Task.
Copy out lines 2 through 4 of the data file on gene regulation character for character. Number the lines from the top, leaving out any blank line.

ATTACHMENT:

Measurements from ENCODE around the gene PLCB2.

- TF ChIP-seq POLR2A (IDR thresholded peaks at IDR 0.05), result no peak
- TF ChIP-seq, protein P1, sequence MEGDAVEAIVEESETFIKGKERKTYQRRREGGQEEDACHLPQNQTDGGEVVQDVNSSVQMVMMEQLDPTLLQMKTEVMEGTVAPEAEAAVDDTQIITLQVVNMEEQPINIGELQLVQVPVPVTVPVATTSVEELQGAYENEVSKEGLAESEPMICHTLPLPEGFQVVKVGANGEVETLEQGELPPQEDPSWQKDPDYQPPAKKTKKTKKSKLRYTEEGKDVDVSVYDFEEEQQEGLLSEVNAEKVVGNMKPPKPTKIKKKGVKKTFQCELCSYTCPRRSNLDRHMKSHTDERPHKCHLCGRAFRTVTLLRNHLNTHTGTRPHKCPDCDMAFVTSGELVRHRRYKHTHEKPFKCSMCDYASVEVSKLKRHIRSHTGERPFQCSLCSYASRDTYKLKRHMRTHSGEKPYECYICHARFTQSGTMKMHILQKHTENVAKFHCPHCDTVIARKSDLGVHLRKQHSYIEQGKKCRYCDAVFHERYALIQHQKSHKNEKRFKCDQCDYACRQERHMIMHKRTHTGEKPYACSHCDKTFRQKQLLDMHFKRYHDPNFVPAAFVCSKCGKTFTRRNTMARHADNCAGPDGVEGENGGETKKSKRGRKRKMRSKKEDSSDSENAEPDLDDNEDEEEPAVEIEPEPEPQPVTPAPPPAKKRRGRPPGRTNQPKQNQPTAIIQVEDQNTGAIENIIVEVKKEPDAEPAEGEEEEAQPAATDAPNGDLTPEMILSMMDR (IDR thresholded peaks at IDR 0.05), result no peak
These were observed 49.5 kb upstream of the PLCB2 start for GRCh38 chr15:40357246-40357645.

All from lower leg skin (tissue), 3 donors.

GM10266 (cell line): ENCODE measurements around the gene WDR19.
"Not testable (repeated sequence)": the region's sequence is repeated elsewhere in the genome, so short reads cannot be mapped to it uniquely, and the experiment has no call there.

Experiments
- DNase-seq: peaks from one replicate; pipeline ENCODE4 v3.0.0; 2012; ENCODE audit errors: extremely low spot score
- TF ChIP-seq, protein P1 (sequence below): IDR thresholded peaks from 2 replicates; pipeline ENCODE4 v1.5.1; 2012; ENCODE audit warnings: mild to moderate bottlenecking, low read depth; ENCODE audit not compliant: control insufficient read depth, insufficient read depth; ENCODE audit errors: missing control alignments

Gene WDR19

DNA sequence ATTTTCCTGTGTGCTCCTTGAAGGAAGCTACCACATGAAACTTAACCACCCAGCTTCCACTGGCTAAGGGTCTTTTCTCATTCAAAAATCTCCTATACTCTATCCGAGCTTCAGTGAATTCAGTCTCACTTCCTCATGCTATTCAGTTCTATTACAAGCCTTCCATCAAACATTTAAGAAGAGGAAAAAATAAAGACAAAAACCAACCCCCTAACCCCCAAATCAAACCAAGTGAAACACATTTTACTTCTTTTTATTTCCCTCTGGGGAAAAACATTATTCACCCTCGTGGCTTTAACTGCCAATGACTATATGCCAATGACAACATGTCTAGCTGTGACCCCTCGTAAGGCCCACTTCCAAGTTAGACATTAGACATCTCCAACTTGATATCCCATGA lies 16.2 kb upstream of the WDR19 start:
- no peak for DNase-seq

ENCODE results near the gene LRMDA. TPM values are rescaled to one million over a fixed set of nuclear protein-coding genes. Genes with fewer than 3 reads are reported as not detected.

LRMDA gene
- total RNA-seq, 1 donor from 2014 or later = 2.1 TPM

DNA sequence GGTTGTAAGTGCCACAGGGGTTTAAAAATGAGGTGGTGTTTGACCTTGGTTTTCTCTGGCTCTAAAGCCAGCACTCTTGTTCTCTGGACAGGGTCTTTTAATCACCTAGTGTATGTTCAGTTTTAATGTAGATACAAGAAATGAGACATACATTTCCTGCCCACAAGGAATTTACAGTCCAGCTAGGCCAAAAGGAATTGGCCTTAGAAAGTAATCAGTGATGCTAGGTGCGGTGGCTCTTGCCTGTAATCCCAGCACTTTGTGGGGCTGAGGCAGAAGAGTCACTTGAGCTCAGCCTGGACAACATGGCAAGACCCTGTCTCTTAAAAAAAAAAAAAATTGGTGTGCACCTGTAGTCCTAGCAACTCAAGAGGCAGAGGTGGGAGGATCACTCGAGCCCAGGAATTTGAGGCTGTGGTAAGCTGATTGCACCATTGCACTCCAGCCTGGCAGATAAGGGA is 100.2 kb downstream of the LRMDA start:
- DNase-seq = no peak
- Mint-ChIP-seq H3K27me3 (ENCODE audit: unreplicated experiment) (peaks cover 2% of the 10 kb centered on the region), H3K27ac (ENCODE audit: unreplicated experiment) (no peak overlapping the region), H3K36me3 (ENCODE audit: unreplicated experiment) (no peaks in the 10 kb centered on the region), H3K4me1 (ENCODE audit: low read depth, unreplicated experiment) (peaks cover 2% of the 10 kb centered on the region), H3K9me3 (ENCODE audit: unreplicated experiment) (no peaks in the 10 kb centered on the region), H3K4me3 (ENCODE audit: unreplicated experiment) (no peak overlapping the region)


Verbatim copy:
- TF ChIP-seq POLR2A (IDR thresholded peaks at IDR 0.05), result no peak
- TF ChIP-seq, protein P1, sequence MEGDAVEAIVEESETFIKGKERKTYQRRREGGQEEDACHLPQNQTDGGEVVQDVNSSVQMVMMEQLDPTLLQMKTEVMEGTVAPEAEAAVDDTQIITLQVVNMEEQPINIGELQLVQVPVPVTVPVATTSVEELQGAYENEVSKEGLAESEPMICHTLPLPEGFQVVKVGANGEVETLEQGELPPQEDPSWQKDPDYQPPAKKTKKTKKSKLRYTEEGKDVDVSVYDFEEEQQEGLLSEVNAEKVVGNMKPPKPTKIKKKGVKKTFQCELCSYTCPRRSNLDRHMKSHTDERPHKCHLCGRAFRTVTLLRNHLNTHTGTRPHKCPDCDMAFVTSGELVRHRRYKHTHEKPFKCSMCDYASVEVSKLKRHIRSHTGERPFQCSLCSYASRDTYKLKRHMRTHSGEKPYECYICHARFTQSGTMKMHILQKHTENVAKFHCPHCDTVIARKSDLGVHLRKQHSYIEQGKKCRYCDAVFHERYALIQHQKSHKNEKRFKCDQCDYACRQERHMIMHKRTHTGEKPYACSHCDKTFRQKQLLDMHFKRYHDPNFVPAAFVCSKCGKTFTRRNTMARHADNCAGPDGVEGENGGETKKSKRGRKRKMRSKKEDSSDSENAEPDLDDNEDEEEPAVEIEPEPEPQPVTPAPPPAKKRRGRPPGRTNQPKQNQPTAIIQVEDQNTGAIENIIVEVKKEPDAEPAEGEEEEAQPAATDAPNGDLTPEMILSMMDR (IDR thresholded peaks at IDR 0.05), result no peak
These were observed 49.5 kb upstream of the PLCB2 start for GRCh38 chr15:40357246-40357645.